I cultivate my senses by remembering that I have them. At the end of last year I hurt my back and was lying on the floor for two months, more or less unable to move without pain. I tried (though it was difficult) to turn the experience into something positive in any way I could. One thing I did was to train my musical ear. I listened to my favourite pieces of music with great concentration, separating out the different instruments, the melodies, the notes. It gave new meaning to listening to music. I also try to cultivate my senses by attempting to live in the present, to experience the now. Ruminating on the future or the past is usually a distraction from sense experience (although thoughts about future joys or past suffering can be accompanied by physical sensations).

Sometimes I go through periods when I ‘forget’ to cultivate my senses. Then suddenly I remember the quote from Diane Ackerman about the smell of violets, and I resume the cultivation.

In recent years I have interviewed many people, from Guatemalan oligarchs to professional real tennis players to my father. I think that through these experiences I have been developing an ability to sense when people feel insecure about themselves, and have become more aware of my own insecurities. This may be my sixth sense.

How have my tastes changed? ‘Tastes’ has many meanings. Perhaps most of the questions in this Portrait are about changing tastes. So I feel that my answer to this question can be found in my answer to the others. It is possible that I have given this answer because I am feeling tired and have no energy to think hard. It’s late on Sunday evening, my Keith Jarrett tape has finished, and it is time for bed.


I was brought up in a rather egalitarian household in terms of gender roles and thinking. My dad did most of the cooking; my step-mum worked and was always speaking of women who have been forgotten by history or the ongoing struggle for women’s rights. So I, like my dad, do lots of cooking (with great joy) and cleaning (with somewhat less joy). Most of these classically gendered activities I share with Kate, with whom I live. I don’t feel like a particularly macho person. I am disturbed by sexism. I sometimes used to play real tennis at all-male clubs and I remember feeling some guilt about this. Now I don’t let myself play at these clubs, for they represent not only ‘men doing their thing’ but are very much about the exclusion of women. Yet when I hear a sexist joke or comment I rarely openly object. Perhaps I could take a stronger stand. Instead I try to avoid the person or situation. I am no great activist in this sense. Someone once pointed out to me that most of the books on my shelves were by male writers. She was correct, of course! I felt a kind of shame. Who am I to think I treat women like I treat men? How much have I learned?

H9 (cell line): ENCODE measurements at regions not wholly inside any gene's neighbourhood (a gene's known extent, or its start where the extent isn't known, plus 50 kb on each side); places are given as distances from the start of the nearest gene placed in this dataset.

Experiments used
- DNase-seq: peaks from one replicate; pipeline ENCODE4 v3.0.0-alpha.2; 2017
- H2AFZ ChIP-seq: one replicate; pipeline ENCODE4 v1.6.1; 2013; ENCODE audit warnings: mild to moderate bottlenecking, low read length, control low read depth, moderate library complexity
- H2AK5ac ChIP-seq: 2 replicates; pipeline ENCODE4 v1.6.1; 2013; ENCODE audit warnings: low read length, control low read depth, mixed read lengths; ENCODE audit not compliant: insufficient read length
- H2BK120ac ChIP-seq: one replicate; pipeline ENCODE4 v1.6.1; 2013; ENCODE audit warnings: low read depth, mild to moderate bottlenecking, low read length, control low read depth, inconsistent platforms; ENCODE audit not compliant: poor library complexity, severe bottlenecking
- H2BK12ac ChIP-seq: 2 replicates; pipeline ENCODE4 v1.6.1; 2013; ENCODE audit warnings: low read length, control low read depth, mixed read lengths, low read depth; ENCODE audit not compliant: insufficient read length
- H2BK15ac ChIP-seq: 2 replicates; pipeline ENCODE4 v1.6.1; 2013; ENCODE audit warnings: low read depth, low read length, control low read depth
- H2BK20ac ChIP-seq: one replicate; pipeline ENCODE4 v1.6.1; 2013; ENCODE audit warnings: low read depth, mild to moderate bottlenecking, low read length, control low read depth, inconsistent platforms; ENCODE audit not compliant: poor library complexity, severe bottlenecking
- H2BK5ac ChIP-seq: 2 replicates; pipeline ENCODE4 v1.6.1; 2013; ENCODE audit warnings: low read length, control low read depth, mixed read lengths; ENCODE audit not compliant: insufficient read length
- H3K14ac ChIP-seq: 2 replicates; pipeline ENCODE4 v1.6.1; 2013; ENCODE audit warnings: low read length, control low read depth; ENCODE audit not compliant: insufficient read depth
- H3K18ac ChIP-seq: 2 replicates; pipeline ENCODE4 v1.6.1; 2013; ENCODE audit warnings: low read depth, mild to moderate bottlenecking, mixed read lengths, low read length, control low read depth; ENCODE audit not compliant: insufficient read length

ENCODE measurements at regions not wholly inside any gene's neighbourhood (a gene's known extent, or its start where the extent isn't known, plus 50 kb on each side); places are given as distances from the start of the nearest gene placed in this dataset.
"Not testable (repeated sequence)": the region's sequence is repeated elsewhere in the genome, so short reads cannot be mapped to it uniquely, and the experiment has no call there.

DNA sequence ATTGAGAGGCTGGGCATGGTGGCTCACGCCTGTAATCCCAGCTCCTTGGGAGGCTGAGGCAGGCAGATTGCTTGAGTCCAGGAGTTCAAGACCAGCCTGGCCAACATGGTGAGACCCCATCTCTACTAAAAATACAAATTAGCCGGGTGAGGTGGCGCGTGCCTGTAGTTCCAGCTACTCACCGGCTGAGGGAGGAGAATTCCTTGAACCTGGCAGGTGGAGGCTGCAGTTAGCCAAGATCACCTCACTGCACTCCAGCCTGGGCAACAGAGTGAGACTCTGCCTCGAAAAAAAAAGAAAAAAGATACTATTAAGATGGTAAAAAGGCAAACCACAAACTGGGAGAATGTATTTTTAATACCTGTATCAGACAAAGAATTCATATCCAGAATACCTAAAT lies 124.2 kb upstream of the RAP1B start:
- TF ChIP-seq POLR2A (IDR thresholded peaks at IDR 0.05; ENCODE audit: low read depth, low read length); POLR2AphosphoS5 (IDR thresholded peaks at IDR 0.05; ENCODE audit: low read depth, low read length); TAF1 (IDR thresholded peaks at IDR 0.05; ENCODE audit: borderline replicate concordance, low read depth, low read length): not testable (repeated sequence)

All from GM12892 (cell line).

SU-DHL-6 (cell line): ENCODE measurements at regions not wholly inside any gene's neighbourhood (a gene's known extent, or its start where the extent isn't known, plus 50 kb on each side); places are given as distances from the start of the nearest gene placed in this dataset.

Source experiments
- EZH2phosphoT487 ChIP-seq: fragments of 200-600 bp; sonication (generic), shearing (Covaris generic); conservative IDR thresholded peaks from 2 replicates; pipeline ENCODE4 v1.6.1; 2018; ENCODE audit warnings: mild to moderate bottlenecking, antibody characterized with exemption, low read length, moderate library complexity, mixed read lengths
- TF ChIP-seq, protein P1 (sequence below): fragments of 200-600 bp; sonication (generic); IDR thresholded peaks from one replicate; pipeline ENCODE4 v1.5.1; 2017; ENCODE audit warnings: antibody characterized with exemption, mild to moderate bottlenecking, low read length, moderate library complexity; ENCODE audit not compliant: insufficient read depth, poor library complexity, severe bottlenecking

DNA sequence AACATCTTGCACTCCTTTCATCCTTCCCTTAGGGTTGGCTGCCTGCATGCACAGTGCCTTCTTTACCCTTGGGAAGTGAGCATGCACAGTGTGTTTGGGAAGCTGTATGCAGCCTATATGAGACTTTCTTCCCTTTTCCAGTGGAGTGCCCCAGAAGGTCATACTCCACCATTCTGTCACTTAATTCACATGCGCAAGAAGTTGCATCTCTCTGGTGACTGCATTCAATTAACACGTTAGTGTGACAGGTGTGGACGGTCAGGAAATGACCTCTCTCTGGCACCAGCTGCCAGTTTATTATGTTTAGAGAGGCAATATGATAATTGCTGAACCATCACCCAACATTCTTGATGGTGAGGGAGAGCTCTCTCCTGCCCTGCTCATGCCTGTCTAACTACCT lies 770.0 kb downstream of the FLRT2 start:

Issues come and go. Maybe in fifty years time the question to ask will not be about the two sexes but about the young and old. How do you treat children? Why, in our society, are children permitted so little control over their own lives?


I don’t think that




Mean that much to me.

I would like respect

From people I respect.


I once went out with a woman, Revan, with whom I did lots and lots of walking. It was wonderful. We’d go to Portobello Market and end up on Goldborn Road eating custard cakes at the Portuguese cafe (and I sometimes spoiled myself with a chorizo roll). We’d go to Brick Lane on Sunday mornings and eat bagels with salmon and cream cheese for 90 pence, thinking about the old Jewish East Enders, and then wander around the streets. We explored the mysteries of the eroding Essex and Suffolk coast on clear winter days. She was usually leading the walks, deciding where we would go, keeping a sense of direction on our behalf, making the choice to go left or right. She helped me to understand that her leading and my propensity or desire to follow revealed some fundamental difficulties in the nature of our interaction.

I am not exactly clear when I should lead, or when I should follow, or when I should be doing neither or both. But I am learning to be aware of this.